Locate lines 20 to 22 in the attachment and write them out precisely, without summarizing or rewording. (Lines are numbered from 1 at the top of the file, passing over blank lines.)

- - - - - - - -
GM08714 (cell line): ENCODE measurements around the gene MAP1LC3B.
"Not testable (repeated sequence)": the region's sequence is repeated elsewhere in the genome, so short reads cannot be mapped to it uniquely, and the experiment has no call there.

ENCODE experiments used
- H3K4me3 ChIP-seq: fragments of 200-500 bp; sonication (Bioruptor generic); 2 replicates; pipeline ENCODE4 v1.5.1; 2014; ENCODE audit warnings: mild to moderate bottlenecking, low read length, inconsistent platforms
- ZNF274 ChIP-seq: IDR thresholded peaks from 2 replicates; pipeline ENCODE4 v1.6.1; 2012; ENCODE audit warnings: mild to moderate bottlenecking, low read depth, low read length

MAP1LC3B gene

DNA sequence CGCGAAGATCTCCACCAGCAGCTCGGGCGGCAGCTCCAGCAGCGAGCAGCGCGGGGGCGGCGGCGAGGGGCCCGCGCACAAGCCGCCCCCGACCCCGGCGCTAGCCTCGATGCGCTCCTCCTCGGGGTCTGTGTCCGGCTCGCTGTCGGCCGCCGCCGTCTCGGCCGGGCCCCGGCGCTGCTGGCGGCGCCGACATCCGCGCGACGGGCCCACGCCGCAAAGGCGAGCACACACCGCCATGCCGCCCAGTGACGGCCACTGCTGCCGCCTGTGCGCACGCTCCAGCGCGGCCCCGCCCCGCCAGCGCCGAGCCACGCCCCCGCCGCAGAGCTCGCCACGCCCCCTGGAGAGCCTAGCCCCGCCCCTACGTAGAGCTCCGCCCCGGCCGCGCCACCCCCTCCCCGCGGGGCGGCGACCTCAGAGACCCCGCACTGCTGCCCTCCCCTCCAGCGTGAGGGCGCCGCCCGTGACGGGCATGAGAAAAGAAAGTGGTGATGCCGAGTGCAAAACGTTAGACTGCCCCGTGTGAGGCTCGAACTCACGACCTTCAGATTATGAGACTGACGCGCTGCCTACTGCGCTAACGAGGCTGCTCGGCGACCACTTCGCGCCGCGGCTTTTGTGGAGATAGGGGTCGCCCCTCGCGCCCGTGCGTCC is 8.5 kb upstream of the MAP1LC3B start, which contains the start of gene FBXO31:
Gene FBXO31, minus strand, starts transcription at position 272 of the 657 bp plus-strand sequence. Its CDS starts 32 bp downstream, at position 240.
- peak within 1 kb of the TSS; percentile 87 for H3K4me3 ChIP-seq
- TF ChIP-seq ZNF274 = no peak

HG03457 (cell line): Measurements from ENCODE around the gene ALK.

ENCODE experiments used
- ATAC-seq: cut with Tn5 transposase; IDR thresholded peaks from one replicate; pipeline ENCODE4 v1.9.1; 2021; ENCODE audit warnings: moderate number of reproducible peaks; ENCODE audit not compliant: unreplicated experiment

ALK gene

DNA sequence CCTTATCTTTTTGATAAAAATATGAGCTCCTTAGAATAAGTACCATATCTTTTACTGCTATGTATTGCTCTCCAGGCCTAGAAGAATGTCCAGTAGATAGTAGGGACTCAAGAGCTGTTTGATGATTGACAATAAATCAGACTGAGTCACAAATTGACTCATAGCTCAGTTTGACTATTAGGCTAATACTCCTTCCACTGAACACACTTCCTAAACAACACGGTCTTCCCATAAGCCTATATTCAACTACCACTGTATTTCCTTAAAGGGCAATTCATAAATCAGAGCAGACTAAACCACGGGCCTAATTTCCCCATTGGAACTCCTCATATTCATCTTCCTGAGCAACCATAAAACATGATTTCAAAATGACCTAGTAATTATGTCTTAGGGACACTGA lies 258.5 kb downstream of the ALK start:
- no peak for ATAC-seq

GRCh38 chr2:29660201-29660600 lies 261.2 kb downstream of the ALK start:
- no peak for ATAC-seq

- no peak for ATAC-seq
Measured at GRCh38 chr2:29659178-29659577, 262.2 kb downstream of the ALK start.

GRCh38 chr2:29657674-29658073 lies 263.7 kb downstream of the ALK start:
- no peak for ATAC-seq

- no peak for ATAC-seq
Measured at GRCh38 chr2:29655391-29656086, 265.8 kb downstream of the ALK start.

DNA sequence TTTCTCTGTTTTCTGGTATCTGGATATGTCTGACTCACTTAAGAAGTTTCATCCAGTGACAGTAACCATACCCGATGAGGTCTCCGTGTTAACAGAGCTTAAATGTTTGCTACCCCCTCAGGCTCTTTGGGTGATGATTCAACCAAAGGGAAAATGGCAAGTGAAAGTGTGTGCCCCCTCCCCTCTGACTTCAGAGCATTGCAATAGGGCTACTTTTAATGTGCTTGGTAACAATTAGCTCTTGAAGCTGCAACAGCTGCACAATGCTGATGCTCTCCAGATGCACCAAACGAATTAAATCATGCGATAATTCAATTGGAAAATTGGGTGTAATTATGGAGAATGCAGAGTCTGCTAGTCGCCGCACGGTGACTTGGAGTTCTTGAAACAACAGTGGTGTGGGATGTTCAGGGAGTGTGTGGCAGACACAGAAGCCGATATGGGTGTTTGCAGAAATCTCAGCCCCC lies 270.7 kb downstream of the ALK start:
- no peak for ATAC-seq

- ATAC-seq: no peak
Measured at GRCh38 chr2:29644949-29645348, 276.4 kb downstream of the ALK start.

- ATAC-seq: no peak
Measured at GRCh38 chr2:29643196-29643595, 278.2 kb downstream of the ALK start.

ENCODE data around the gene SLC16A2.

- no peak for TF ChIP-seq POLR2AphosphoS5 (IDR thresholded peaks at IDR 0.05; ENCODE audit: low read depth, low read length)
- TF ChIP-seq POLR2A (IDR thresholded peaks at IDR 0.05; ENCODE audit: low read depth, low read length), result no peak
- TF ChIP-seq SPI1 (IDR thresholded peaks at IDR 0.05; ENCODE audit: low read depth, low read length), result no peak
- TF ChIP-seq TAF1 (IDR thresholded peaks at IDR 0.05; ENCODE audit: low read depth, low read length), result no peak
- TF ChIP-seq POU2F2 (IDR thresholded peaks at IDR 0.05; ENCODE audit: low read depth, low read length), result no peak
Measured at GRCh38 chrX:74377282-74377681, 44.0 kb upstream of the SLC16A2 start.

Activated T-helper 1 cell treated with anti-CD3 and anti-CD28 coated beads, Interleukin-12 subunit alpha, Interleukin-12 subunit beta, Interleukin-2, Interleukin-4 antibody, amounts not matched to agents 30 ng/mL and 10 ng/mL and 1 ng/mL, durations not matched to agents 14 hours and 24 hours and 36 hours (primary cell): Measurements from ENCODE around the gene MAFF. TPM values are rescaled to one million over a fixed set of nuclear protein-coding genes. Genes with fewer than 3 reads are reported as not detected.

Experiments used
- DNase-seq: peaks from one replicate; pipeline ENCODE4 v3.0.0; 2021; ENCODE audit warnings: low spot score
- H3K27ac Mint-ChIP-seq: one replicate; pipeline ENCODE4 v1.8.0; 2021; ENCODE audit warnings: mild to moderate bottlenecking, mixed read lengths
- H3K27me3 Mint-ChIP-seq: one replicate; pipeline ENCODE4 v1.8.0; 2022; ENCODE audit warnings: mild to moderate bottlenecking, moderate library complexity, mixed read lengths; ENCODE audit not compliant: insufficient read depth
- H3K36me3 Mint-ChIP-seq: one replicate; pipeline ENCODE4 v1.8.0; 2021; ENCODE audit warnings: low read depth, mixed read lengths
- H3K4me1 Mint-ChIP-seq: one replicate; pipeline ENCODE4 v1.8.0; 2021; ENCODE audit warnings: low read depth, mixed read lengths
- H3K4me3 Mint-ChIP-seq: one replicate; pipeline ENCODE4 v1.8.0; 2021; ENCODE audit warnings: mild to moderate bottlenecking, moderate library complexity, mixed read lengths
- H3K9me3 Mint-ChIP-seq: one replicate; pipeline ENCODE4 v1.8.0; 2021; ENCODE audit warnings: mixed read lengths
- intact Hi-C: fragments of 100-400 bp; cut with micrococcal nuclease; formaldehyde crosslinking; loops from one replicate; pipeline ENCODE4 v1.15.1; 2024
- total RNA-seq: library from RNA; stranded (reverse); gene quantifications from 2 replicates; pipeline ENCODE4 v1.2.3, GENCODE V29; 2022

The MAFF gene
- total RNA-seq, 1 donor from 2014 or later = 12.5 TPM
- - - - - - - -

Measured at GRCh38 chr2:29659178-29659577, 262.2 kb downstream of the ALK start.

GRCh38 chr2:29657674-29658073 lies 263.7 kb downstream of the ALK start:
- no peak for ATAC-seq